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Indonesia: Harsher Punishment for Sex Crimes Considered

(May 16, 2016) On May 11, 2016, Indonesia’s Coordinating Minister for Human Development and Culture, Puan Maharani, announced that a new regulation on sexual violence against children will be issued in the near future. According to Maharani, “[i]t is the commitment of the President, who believes that sexual violence is an extraordinary crime and the punishment should be a deterrent.” (Ayomi Amindoni, ‘Sexual Abusers Face Castration, Chip Implants, 20-Year Prison Terms,’ JAKARTA POST (May 11, 2016).)

Under the proposal, the maximum sentence for sexual violence against children will be 20 years of imprisonment, plus, on a case by case basis, the convict may be subject to chemical castration and/or implantation of microchips that track location. Maharani also said that the names of individuals convicted of sexual abuse would be made public. (Id.)

Indonesia’s President Joko Widodo, in speaking about the need for harsh measures, specifically mentioned chemical castration. He also called for increased coordination among the police, the Attorney General’s office, and other relevant institutions. Change is needed, he said, because the number of cases is rising. He went on to “demand that the Office of the Coordinating Political, Legal and Security Affairs Minister coordinate [law enforcement institutions] to deter offenders and potential offenders from committing this crime.” (Ayomi Amindoni, Sexual Assault Extraordinary Crime, President Says, JAKARTA POST (May 10, 2016).)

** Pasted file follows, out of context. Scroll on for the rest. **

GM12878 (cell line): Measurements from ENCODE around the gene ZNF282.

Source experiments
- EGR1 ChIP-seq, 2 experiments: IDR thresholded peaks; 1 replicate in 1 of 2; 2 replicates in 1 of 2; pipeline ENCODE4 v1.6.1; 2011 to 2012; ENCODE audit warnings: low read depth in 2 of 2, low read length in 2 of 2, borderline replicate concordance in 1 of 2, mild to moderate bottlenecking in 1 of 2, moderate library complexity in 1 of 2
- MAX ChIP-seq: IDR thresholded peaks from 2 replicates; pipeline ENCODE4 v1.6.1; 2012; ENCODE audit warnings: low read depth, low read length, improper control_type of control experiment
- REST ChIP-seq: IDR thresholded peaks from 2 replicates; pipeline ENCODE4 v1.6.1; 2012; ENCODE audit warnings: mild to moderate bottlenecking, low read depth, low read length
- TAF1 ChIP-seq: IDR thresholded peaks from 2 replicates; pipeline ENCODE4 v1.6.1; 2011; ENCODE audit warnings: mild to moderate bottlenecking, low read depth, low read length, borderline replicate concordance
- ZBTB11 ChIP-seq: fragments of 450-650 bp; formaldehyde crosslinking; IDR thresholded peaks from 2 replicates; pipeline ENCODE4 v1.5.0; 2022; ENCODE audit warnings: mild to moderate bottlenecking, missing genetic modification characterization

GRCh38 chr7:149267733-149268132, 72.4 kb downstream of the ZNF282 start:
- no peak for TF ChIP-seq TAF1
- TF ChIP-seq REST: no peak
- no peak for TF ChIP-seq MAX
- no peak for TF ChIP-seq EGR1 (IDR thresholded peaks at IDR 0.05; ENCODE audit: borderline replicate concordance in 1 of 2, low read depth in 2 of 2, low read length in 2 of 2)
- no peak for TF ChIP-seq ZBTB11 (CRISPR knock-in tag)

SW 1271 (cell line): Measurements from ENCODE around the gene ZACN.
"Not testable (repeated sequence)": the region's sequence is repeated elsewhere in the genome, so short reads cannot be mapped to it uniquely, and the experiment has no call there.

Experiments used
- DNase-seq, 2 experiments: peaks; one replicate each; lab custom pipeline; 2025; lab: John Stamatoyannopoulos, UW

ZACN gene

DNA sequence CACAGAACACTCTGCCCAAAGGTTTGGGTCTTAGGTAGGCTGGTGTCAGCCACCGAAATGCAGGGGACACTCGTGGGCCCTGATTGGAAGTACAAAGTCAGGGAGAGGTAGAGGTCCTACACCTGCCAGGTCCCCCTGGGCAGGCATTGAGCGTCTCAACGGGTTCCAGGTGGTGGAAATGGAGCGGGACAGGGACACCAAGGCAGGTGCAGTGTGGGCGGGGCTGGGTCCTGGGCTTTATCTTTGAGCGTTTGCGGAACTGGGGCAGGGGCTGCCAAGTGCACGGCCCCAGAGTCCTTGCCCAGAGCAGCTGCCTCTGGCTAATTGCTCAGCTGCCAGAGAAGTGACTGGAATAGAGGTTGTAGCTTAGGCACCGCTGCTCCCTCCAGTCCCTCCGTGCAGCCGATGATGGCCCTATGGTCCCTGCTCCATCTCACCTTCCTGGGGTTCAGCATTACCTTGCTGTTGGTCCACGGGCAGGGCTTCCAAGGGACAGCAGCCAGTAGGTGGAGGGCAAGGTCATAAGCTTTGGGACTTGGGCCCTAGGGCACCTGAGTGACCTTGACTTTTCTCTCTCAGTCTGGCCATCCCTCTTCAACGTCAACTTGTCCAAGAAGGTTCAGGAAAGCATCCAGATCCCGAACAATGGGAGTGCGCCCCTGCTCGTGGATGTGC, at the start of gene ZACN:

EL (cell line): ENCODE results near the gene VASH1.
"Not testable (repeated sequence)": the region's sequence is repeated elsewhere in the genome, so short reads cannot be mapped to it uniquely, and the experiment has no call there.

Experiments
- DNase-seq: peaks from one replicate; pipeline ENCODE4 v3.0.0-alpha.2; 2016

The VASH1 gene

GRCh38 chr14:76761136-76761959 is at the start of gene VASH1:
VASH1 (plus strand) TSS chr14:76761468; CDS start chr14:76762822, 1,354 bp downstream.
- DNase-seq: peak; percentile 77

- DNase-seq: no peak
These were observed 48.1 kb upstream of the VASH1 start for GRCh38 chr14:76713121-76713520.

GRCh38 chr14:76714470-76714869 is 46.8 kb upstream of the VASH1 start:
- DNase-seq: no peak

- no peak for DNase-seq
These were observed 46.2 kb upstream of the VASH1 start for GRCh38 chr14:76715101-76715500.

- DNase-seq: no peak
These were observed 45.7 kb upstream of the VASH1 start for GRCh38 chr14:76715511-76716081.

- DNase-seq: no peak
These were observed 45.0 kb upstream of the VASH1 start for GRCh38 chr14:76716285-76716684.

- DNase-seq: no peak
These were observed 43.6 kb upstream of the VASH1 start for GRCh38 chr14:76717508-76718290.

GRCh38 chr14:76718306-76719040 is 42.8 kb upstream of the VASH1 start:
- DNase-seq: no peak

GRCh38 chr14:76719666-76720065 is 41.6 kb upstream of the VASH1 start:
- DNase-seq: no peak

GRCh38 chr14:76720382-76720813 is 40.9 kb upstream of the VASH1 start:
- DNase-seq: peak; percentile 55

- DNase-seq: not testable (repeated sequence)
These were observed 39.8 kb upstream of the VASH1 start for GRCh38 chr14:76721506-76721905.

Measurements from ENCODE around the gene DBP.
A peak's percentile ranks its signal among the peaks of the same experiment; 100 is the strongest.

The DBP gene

A proposed law on the elimination of sexual violence is currently on the parliamentary agenda, but had not been listed as a priority item. (RUU tentang Penghapusan Kekerasan Seksual [Bill on the Elimination of Sexual Violence], PROGRAM LEGISLASI NASIONAL, House of Representatives website (last visited May 11, 2016) (scroll down to no. 167); PROLEGNAS PRIORITAS (2016) [PRIORITY PROPOSED LEGISLATION (2016)], House of Representatives website (last visited May 11, 2016).) The administration is apparently taking the step of proposing a regulation in lieu of law because the legislature was at one time reported not to be able to consider the matter promptly. (‘Sexual Abusers Face Castration, Chip Implants, 20-Year Prison Terms,’ supra.) However, the House of Representatives’ legislation chairman, Supratman Andi Agtas, speaking in Jakarta on May 18, 2016, said that due to a number of well-publicized criminal cases that demonstrated the need for the new law, the parliament will discuss the legislation in the near future.  (Erika Anindita Dewi, House Pushes Sexual Violence Bill as Govt Plans to Issue Perppu, JAKARTA POST (May 19, 2016).)